Veterans should know their options for applying for disability benefits. Some have the option to apply for both U.S. Department of Veterans Affairs disability benefits and Social Security disability benefits. (A good article that discusses the distinction between the two can be found at DisabilitySecrets.com.)
In this column, I address the eligibility for filing for VA disability benefits and the appeal process if you are dissatisfied with the VA response. Unfortunately, the appeals process can be cumbersome and long (likely more than two years), so it is important that you receive competent advice if you decide to appeal.
To be eligible for VA disability benefits, an individual must have served on active duty and received a discharge other than dishonorable. You must be able to prove your medical condition was caused by or worsened by your service in the military.
You should submit a “fully developed claim” in order to get a faster answer regarding veterans disability compensation. You have to file VA form 21-526, available from www.va.gov/vaforms, or file online at www.ebenefits.va.gov. A local Veteran Service Officer (VSO) can assist you with your claim.
Here are examples of specific injuries which can result in disability benefits:
- Depression. This can be the result of a disabling physical injury, an incident that occurred in service or another mental condition.
- Heart or cardiovascular problems. VA has specific rules as to which conditions will be awarded disability compensation and how they will be rated.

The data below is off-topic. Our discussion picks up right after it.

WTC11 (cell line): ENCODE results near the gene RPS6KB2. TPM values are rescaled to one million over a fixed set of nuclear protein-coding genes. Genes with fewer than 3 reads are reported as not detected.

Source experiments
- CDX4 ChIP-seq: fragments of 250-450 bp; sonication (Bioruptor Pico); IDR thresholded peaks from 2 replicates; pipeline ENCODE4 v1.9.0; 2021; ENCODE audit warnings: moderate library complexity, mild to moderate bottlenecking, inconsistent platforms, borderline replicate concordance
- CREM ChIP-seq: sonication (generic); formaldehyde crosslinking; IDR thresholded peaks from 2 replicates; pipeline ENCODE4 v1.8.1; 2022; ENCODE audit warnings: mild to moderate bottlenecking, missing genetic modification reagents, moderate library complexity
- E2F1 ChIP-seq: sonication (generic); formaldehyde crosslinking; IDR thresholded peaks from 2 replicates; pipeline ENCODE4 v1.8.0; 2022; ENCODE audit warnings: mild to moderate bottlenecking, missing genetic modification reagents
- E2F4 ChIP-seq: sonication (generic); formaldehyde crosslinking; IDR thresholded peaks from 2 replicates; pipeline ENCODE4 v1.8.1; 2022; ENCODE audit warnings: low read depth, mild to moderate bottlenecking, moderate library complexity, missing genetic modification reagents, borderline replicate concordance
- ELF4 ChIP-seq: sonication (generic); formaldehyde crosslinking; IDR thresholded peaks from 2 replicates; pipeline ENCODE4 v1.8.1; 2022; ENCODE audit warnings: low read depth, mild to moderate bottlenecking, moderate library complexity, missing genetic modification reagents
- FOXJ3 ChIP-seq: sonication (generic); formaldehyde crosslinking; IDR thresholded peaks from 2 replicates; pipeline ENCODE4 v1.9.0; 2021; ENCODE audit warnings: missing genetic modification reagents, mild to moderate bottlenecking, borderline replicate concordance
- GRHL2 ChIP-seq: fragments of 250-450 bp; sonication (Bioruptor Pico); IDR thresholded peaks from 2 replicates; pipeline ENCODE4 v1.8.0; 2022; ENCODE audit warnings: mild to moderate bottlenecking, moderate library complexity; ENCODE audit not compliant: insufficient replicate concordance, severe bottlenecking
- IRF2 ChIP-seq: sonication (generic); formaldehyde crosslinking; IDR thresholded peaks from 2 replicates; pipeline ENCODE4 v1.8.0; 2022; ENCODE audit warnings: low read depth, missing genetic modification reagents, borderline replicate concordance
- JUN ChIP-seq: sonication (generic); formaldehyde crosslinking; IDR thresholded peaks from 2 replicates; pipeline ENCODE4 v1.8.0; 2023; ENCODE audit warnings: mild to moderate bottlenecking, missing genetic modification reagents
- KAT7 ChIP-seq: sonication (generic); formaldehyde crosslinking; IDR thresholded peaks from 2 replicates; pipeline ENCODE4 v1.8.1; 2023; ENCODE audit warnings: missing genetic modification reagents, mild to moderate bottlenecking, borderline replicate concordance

- Post-traumatic stress disorder (PTSD). A letter from a private doctor is required describing this disability and how it is service-related.
One of the major distinctions between benefits from the VA and benefits from Social Security is that the VA can approve disability in 10 percent increments from 10 percent to 100 percent. If you apply to the SSA, you will have to demonstrate 100 percent disability. You also might be eligible for travel expenses for rehabilitation or treatment.
If you are approved for 10 percent disability, you will be entitled to $133 per month; for 50 percent, $836 per month; and for 100 percent, $2,915. If you are awarded 30 percent or more, your benefit can be more if you are married or you have dependent children. Your benefit cannot be taxed at either the state or federal level.
Visit the official blog of the U.S. Department of Veterans Affairs (https://www.blogs.va.gov/VAntage/) to understand the difference between a claim and an appeal. After your initial application, the VA determines whether a claim is approved, and if so, at what level. You can file an appeal if your application is not approved at all, if you feel a higher level is justified or you believe that an earlier effective date is justified. If an established medical condition has worsened, you should be filing a new claim, not an appeal.
If you disagree with a rating decision made less than 12 months ago, you can file an appeal using the services of an authorized disability attorney or VA-accredited claims agent. Because the appeal process is cumbersome and long, I recommend the use of an attorney or accredited claims agent. Although there are fees associated with the use of these services, the statute limits these fees to 20 percent of your retroactive compensation, and only if the appeal is successful. If your case is weak, it is likely that the attorney or claims agent will recommend against filing an appeal.
The VA maintains a complete list of accredited attorneys, claims agents, and VSOs that you can use for assistance in filing an appeal. A good source of information regarding the appeal process is available at www.truehelp.com, a reputable claims agent. True Help is a division of Allsup, a company with a great deal of experience regarding disability issues.
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